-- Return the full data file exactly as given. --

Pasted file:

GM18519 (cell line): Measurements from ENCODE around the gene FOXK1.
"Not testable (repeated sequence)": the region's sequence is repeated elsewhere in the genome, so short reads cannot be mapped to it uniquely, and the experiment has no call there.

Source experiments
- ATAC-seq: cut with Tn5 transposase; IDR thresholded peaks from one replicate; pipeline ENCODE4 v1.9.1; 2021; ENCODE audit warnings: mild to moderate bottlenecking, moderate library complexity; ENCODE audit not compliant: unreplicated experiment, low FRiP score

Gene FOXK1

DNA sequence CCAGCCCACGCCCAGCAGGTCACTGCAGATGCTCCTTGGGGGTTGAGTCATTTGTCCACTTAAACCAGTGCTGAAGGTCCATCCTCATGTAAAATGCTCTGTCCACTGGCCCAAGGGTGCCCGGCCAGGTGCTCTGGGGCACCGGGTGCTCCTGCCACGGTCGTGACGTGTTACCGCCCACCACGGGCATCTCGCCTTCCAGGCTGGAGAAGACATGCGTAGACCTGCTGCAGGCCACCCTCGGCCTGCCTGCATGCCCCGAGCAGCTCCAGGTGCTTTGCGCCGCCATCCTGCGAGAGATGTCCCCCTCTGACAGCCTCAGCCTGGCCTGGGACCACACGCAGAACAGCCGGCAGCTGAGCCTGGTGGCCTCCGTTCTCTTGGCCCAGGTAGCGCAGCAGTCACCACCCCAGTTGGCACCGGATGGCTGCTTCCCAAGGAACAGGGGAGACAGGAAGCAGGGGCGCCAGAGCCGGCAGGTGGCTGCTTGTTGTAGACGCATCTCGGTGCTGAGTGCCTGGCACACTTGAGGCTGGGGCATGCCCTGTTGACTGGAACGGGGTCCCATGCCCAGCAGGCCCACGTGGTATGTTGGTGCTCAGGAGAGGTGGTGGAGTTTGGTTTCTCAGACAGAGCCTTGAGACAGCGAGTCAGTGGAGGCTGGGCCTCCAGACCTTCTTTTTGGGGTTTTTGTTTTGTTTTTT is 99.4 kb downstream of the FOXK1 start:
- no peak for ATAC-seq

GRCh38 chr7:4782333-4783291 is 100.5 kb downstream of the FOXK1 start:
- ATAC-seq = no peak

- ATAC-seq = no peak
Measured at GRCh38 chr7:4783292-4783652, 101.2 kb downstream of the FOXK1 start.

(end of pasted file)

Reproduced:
GM18519 (cell line): Measurements from ENCODE around the gene FOXK1.
"Not testable (repeated sequence)": the region's sequence is repeated elsewhere in the genome, so short reads cannot be mapped to it uniquely, and the experiment has no call there.

Source experiments
- ATAC-seq: cut with Tn5 transposase; IDR thresholded peaks from one replicate; pipeline ENCODE4 v1.9.1; 2021; ENCODE audit warnings: mild to moderate bottlenecking, moderate library complexity; ENCODE audit not compliant: unreplicated experiment, low FRiP score

Gene FOXK1

DNA sequence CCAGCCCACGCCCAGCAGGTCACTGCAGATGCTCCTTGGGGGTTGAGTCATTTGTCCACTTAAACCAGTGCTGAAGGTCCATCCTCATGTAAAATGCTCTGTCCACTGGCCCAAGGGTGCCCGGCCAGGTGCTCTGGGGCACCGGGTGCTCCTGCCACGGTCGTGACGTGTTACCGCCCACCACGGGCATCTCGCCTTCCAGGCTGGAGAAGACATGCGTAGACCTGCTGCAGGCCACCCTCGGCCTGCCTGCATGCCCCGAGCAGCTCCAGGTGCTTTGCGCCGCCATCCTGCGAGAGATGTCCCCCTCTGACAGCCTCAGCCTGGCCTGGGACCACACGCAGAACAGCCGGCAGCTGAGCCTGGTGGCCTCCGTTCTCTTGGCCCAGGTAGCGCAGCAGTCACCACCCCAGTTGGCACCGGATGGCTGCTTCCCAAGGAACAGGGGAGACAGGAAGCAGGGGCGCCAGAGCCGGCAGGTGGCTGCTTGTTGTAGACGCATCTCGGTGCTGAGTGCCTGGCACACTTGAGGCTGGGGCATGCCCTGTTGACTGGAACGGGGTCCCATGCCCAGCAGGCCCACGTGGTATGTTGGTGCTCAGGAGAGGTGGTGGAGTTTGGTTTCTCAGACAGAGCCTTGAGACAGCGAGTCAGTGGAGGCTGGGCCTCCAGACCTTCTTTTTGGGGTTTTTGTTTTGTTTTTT is 99.4 kb downstream of the FOXK1 start:
- no peak for ATAC-seq

GRCh38 chr7:4782333-4783291 is 100.5 kb downstream of the FOXK1 start:
- ATAC-seq = no peak

- ATAC-seq = no peak
Measured at GRCh38 chr7:4783292-4783652, 101.2 kb downstream of the FOXK1 start.